Award-winning journalist and Democracy Now! host Amy Goodman records a podcast in conjunction with her weekly column, which you can read here: www.democracynow.org/blog
July 31, 2014
By Amy Goodman with Denis Moynihan
The Israeli assault on the Palestinian people in the Gaza Strip has entered its fourth week. This military attack, waged by land, sea and air, has been going on longer than the devastating assault in 2008/2009, which killed more than 1,400 Palestinians. The death toll in this current attack is at least 1,300, overwhelmingly civilians. As this column was being written, the United Nations confirmed that a U.N. school in Gaza, where thousands of civilians were seeking shelter, was bombed by the Israeli Defense Forces, killing at least 20 people. The United Nations said it reported the exact coordinates of the shelter to the Israeli military 17 times. Continue reading →
This fascinating essay, written by King Hussein’s grandfather King Abdullah, appeared in the United States six months before the 1948 Arab-Israeli War. In the article, King Abdullah disputes the mistaken view that Arab opposition to Zionism (and later the state of Israel) is because of longstanding religious or ethnic hatred. He notes that Jews and Muslims enjoyed a long history of peaceful coexistence in the Middle East, and that Jews have historically suffered far more at the hands of Christian Europe. Pointing to the tragedy of the holocaust that Jews suffered during World War II, the monarch asks why America and Europe are refusing to accept more than a token handful of Jewish immigrants and refugees. It is unfair, he argues, to make Palestine, which is innocent of anti-Semitism, pay for the crimes of Europe. King Abdullah also asks how Jews can claim a historic right to Palestine, when Arabs have been the overwhelming majority there for nearly 1300 uninterrupted years? The essay ends on an ominous note, warning of dire consequences if a peaceful solution cannot be found to protect the rights of the indigenous Arabs of Palestine.Continue reading →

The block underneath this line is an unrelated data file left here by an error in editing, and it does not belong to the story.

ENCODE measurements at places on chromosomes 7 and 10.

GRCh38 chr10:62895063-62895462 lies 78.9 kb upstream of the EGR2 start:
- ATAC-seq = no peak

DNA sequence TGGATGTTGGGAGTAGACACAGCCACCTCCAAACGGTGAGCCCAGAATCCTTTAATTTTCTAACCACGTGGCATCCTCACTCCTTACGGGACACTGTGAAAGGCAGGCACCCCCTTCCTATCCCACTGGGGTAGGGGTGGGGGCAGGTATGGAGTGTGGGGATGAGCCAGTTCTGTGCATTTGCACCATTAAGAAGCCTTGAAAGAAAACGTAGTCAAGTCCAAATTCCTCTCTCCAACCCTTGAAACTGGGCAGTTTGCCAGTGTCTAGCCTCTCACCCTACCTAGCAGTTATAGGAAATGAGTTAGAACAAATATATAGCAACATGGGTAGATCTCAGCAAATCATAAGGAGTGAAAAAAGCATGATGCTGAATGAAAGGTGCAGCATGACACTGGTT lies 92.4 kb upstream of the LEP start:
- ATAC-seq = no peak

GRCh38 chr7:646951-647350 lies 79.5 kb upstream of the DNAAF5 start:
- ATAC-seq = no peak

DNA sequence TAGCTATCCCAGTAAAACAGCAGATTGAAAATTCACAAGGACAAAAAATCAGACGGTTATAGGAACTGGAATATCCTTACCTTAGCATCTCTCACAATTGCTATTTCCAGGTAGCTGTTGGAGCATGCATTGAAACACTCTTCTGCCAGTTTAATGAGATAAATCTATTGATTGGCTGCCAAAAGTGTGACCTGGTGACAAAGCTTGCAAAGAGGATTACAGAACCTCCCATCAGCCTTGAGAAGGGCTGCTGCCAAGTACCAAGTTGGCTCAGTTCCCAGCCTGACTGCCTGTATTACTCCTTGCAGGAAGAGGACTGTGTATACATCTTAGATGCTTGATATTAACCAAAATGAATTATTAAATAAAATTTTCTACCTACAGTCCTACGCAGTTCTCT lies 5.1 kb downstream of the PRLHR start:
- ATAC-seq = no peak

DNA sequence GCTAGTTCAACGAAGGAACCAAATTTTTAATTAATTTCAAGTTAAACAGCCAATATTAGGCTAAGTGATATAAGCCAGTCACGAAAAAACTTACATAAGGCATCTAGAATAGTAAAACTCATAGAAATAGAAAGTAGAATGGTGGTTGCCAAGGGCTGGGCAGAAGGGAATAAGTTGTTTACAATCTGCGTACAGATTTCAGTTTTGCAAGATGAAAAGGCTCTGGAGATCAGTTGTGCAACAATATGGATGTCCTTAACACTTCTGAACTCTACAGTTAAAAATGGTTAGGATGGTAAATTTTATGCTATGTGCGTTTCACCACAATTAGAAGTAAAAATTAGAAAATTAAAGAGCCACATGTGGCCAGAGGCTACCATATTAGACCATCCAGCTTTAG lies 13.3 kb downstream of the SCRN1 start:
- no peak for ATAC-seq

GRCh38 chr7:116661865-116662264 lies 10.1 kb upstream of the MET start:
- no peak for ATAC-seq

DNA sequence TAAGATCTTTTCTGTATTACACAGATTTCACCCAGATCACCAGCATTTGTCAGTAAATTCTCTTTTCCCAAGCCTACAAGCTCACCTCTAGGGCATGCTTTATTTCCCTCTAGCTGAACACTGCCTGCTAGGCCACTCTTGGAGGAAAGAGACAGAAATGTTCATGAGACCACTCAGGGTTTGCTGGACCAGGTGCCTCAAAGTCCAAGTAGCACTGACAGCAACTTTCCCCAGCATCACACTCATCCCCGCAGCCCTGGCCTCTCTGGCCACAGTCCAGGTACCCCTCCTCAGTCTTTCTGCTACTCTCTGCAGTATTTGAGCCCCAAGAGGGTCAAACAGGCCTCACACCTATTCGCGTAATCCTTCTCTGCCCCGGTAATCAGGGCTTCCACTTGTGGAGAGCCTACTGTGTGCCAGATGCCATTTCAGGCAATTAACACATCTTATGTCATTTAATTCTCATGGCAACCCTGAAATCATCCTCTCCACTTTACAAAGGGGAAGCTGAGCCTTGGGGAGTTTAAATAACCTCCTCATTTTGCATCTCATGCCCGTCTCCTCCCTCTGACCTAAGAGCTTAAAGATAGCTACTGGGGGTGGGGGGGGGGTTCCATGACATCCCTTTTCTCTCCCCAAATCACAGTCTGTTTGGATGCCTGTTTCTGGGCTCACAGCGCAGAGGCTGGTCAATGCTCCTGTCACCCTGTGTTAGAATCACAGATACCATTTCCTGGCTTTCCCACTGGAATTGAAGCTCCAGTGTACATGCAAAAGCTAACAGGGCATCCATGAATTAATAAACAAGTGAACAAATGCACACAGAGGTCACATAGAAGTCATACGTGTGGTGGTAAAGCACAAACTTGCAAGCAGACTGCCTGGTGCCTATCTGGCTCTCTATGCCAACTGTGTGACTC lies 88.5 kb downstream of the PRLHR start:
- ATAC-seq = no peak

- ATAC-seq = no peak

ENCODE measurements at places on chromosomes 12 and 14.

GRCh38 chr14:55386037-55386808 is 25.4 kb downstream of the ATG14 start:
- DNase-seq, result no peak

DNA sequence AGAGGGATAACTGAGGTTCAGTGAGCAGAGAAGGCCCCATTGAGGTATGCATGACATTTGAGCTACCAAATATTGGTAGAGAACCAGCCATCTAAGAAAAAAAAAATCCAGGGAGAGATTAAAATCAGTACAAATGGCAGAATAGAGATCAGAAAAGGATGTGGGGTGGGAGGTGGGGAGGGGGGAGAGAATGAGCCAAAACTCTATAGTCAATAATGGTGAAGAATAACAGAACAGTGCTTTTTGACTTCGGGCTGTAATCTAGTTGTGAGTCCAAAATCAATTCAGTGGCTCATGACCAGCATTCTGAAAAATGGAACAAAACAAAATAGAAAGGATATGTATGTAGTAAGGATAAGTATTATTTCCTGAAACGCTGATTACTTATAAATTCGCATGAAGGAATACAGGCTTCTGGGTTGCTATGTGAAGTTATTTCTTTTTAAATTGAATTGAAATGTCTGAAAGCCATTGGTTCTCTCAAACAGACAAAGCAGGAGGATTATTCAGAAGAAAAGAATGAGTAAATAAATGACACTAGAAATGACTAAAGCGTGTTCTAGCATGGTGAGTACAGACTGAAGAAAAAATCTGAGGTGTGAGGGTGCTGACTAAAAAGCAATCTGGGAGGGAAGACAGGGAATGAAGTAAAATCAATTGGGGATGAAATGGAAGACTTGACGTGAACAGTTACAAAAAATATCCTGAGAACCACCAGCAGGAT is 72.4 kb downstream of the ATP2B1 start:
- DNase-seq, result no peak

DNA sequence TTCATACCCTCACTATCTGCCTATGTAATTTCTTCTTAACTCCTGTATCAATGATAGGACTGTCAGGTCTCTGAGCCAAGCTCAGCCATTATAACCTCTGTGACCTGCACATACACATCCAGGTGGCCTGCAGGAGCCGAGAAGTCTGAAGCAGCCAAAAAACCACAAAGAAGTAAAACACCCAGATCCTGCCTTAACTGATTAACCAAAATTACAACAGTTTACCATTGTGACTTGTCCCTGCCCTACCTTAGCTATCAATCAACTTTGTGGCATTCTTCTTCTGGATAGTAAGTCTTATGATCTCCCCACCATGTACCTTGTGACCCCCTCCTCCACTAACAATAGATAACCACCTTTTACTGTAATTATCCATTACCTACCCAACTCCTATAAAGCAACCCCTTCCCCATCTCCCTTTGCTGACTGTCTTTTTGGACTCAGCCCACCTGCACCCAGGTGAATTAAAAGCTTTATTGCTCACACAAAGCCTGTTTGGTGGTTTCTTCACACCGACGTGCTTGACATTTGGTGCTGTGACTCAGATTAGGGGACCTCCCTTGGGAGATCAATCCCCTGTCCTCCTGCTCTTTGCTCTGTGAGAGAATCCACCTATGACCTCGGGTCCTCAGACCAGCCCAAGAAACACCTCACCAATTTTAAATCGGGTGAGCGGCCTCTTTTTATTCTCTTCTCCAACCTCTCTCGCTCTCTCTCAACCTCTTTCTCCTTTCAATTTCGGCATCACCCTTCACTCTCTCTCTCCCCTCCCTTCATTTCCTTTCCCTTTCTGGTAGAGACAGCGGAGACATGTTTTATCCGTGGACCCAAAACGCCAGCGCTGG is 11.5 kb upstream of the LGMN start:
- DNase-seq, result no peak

There’s an electricity in the moon. A pulse, a magic, an energy. A bewitching entrancement unlike that of the sun.
The moon is for things unseen, things done in the shadows and beneath the fog. Under bridges and beneath bed sheets — it’s for wild hearts and unconcerned minds. It’s where plans are made in dark alleyways and secrets revealed under the soft haze of light coming through the cracks of closed shutters.
Speakers included Hadash MK Dov Khenin; an Israeli and Palestinian veteran from the organization Combatants for Peace, Yifat Solel, the head of the Meretz party’s anti-occupation forum; Professor Eva, President of Bezalel Academy of Art and Design; author Odeh Bisharat, former Hadash secretary and Dr. Julia Chaitlin, a lecturer at Sapir Academic College in Sderot and resident of kibbutz Urim, near Gaza. A member of the Central Committee of the Communist Party of Israel, and union organizer, Alon-Lee Green was the presenter. Channel 2 noted that left-wing Zionist party Meretz as well as the Peace Now organization had opted not to take part in the rally.